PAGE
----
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J Exp Biol. 2001 Jul;204(Pt 13):2313-30.

A qualitative and quantitative study of the lung of an ostrich, Struthio camelus.

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Department of Anatomical Sciences, The University of the Witwatersrand, 7 York Road, Parktown, Johannesburg 2193, South Africa.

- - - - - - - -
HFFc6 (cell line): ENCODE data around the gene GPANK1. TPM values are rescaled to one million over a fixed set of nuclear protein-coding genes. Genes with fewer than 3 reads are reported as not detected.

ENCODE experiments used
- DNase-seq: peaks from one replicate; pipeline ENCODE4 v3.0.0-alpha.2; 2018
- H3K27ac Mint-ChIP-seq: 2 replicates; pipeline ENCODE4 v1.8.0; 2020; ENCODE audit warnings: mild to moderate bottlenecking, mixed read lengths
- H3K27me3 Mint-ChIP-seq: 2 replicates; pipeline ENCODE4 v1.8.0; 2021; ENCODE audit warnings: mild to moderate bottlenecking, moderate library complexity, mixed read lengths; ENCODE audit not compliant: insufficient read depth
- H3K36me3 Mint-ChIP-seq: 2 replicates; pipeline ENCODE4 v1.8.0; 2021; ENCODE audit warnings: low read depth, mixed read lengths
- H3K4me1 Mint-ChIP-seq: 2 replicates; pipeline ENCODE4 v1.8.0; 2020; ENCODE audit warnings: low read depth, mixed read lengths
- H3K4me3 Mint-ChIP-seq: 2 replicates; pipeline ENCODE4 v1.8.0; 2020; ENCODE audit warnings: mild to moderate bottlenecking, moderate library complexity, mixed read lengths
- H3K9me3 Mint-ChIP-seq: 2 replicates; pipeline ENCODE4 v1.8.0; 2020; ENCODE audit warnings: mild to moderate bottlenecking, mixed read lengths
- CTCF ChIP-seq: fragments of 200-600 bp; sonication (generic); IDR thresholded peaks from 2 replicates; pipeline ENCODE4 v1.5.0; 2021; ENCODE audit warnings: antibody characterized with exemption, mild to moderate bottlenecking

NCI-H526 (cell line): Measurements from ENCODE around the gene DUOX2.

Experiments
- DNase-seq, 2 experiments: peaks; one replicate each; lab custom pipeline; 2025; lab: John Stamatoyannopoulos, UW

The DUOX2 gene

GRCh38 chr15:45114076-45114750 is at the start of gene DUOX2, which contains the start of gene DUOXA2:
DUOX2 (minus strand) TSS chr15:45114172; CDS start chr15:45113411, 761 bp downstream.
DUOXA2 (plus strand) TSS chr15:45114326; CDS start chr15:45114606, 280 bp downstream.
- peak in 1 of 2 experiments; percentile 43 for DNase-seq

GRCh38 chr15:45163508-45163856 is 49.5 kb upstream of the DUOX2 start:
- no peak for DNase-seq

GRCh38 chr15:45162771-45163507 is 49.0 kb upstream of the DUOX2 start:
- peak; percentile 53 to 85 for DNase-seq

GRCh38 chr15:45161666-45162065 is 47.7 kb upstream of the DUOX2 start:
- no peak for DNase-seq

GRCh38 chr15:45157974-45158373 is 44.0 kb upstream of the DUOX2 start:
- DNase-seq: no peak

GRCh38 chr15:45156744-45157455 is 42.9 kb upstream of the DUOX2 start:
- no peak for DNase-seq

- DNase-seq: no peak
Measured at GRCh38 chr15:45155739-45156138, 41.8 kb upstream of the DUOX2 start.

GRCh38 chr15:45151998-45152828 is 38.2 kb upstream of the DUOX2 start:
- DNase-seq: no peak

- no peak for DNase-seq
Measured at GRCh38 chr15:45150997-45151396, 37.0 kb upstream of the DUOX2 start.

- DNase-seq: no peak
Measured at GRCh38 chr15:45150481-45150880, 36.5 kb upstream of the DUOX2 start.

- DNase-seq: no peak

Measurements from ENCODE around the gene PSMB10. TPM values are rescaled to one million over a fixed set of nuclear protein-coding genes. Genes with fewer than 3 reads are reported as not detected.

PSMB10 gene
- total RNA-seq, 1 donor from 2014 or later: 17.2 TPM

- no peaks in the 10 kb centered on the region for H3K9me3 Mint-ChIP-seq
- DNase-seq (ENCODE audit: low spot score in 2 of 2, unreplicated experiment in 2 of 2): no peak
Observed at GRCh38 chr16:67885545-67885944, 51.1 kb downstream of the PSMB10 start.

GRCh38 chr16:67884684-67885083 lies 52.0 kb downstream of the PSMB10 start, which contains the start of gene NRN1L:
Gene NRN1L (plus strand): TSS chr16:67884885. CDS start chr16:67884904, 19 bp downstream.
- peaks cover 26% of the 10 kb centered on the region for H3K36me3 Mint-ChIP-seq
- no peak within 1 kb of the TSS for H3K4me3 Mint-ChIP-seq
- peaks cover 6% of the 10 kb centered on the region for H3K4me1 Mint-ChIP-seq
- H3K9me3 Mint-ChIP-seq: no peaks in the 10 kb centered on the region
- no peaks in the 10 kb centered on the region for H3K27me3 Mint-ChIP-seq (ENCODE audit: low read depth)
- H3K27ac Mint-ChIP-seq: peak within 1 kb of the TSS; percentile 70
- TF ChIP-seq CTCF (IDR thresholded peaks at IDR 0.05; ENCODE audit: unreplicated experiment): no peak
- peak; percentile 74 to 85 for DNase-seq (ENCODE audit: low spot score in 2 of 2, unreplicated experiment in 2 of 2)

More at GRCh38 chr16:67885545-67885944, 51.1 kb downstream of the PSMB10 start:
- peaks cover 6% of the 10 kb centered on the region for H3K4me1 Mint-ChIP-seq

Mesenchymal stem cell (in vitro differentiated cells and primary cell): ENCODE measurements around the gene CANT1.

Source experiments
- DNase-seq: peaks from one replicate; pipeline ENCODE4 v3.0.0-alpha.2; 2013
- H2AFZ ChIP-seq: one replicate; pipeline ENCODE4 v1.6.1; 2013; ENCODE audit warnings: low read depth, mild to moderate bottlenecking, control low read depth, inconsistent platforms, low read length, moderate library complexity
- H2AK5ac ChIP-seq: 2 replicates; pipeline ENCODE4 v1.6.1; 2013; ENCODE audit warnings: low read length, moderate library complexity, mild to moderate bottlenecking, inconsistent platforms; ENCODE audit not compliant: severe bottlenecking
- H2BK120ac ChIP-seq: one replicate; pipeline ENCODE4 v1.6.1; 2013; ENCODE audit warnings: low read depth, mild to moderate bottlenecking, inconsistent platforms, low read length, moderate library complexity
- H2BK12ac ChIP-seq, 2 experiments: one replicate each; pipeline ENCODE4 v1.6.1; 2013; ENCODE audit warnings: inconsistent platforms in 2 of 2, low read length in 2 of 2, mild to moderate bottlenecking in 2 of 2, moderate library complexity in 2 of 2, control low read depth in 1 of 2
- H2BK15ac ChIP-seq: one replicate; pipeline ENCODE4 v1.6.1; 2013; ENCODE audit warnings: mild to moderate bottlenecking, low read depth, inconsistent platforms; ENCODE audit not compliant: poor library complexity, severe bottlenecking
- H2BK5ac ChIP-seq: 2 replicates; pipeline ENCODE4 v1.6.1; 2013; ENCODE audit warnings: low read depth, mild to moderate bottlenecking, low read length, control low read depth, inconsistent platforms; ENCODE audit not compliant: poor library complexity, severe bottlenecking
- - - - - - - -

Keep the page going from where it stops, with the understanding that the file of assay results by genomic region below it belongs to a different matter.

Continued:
The ostrich lung, with its lack of interparabronchial septa, the presence of very shallow atria and exceptional morphometric refinement, structurally resembles those of small, energetic flying birds, whereas it also displays features characteristic of the flightless ratites in which the neopulmo is relatively poorly developed and a segmentum accelerans may be generally lacking. The large size of the bronchial system of the ostrich may help explain the unique shifts in the airflow pathways that must occur from resting to panting breathing, explaining its insensitivity to acid-base imbalance of the blood during sustained panting under thermal stress. The mass-specific volume of the lung is 39.1 cm(3)kg(-1) and the volume density of the exchange tissue is remarkably high (78.31%). The blood-gas (tissue) barrier is relatively thick (0.56 microm) but the plasma layer is very thin (0.14 microm). In this flightless ratite bird, the mass-specific surface area of the tissue barrier (30.1 cm(2)g(-1)), the mass-specific anatomical diffusing capacity of the tissue barrier for oxygen (0.00 22 ml O(2) s(-1) Pa(-1) kg(-1)), the mass-specific volume of pulmonary capillary blood (6.25 cm(3)kg(-1)) and the mass-specific total anatomical diffusing capacity for oxygen (0.00073 ml O(2) s(-1) Pa(-1) kg(-1)) are equivalent to or exceed those of much smaller highly aerobic volant birds. The distinctive morphological and morphometric features that seem to occur in the ostrich lung may explain how it achieves and maintains high aerobic capacities and endures long thermal panting without experiencing respiratory alkalosis.

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